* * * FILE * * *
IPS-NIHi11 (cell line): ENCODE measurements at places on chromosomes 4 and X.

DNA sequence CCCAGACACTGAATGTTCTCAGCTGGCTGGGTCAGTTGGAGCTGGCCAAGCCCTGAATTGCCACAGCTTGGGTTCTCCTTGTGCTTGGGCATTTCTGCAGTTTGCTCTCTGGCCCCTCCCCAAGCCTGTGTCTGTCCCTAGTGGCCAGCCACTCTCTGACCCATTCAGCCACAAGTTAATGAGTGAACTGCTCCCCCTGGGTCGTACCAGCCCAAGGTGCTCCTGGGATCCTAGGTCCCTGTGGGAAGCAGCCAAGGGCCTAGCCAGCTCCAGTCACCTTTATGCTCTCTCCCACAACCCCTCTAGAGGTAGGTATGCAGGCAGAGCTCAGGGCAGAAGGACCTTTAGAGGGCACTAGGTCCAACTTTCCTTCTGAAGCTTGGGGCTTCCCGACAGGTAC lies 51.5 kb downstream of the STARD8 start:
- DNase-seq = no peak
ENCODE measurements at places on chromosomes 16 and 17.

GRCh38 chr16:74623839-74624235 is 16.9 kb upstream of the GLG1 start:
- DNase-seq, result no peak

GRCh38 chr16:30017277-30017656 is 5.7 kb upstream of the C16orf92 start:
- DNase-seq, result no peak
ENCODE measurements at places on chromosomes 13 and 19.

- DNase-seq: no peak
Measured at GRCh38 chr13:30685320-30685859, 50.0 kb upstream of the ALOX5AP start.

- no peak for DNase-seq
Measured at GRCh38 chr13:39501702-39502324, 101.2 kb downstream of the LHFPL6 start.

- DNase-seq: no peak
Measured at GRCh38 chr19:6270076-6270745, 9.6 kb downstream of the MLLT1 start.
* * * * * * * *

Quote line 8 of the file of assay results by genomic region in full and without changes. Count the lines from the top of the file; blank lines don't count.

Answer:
- DNase-seq, result no peak